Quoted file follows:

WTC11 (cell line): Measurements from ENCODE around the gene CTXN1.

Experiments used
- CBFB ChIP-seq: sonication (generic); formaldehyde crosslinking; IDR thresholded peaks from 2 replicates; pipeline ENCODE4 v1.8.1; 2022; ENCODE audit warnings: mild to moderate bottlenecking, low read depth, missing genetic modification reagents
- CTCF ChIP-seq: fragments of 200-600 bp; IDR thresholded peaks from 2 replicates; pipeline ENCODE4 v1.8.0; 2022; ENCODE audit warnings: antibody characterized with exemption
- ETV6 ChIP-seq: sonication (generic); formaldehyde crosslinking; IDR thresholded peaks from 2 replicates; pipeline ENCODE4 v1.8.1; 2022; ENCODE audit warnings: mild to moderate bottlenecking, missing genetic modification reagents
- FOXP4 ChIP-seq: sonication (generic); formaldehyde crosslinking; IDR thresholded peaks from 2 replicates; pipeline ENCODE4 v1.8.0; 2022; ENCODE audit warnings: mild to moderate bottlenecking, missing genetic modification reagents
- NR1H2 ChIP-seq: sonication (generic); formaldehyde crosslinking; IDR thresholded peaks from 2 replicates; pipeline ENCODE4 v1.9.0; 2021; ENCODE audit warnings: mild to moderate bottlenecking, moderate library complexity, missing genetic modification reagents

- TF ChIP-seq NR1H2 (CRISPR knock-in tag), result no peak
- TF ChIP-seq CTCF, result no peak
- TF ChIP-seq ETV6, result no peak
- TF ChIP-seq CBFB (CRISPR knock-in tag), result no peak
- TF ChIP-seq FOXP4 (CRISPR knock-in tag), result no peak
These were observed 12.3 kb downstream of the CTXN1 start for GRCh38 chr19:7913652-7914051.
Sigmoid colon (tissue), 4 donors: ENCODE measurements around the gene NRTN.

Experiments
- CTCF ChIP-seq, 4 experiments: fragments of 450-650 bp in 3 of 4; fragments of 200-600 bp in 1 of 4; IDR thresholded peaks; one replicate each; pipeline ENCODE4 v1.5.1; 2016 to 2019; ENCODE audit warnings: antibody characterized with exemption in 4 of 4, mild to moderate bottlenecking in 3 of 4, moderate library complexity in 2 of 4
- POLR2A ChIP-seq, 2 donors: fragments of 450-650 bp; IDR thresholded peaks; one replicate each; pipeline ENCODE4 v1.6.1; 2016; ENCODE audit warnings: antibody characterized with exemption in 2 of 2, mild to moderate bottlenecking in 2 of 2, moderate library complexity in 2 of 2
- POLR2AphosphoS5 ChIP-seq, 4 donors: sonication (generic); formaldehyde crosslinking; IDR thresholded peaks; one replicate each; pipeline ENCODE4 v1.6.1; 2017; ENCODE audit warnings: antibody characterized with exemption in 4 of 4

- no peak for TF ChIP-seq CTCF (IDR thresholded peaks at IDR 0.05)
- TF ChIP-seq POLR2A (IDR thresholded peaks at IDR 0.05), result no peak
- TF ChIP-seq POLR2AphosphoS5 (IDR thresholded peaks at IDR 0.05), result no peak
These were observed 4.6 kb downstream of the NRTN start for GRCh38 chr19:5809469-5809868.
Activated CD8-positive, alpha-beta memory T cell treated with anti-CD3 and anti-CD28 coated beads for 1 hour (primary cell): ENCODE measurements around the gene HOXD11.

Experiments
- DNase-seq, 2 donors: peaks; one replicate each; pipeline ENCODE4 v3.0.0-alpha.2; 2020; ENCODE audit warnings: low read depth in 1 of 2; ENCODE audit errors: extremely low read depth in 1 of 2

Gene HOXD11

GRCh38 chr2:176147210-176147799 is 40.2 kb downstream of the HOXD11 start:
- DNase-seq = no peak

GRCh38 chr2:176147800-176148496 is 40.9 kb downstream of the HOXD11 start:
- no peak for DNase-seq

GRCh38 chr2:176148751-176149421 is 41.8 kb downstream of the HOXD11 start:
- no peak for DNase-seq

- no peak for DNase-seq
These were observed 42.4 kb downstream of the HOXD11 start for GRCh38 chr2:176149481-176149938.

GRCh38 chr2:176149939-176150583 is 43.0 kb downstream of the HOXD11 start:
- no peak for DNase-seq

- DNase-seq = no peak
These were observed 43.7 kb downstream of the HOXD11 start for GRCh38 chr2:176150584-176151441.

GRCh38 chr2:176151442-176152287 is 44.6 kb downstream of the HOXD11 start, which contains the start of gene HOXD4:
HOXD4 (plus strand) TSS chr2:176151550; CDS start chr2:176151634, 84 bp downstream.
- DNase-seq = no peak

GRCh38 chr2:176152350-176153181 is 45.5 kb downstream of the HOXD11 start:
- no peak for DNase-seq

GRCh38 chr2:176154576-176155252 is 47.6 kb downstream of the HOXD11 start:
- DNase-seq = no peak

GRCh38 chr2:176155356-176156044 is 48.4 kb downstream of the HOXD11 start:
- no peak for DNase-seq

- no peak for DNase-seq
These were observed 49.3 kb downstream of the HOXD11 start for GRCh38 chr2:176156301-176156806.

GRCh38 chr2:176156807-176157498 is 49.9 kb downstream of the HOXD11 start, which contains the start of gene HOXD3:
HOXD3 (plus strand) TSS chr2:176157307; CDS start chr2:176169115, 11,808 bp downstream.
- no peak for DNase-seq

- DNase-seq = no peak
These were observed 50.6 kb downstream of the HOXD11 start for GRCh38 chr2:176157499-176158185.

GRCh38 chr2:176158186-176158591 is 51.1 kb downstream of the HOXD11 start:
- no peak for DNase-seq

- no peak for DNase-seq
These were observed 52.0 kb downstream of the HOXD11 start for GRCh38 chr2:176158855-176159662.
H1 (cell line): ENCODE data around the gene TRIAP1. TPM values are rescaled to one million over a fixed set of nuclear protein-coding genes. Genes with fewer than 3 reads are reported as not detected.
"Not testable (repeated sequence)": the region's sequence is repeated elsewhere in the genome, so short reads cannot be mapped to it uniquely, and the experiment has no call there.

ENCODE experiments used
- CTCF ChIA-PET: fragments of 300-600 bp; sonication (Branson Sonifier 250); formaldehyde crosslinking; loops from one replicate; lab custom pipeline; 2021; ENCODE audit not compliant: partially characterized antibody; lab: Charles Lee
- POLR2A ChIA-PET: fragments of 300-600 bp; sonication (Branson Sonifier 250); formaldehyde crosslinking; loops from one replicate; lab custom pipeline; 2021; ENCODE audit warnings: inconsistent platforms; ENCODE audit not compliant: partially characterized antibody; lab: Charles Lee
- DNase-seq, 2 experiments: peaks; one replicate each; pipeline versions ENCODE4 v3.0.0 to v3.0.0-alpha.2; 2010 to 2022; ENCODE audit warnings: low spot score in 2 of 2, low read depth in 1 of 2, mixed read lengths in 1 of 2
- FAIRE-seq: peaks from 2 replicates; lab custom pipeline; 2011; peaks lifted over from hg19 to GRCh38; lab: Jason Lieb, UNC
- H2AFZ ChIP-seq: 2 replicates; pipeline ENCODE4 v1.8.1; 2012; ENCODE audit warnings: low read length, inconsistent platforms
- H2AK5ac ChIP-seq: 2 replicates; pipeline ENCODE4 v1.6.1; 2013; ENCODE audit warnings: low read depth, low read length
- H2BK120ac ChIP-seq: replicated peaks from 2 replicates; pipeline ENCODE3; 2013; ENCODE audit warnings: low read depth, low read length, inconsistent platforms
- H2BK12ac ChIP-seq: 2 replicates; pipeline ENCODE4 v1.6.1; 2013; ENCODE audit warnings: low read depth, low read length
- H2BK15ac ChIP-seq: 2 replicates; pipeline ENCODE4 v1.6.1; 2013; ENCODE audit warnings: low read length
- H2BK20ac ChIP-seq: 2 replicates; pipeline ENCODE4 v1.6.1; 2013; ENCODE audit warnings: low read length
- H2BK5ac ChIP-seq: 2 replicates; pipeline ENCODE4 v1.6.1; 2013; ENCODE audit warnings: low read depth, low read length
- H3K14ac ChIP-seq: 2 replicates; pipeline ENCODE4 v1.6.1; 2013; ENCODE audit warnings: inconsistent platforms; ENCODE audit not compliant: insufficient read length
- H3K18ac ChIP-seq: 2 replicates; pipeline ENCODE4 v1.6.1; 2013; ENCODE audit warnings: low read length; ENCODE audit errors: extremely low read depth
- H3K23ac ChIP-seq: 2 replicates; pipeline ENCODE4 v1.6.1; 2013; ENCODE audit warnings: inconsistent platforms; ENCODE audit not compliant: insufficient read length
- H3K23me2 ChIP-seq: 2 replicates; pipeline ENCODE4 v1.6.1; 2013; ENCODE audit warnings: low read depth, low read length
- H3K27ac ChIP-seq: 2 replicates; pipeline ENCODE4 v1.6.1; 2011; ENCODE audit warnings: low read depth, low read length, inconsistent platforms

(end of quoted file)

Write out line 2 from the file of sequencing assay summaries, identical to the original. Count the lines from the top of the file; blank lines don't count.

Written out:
Experiments used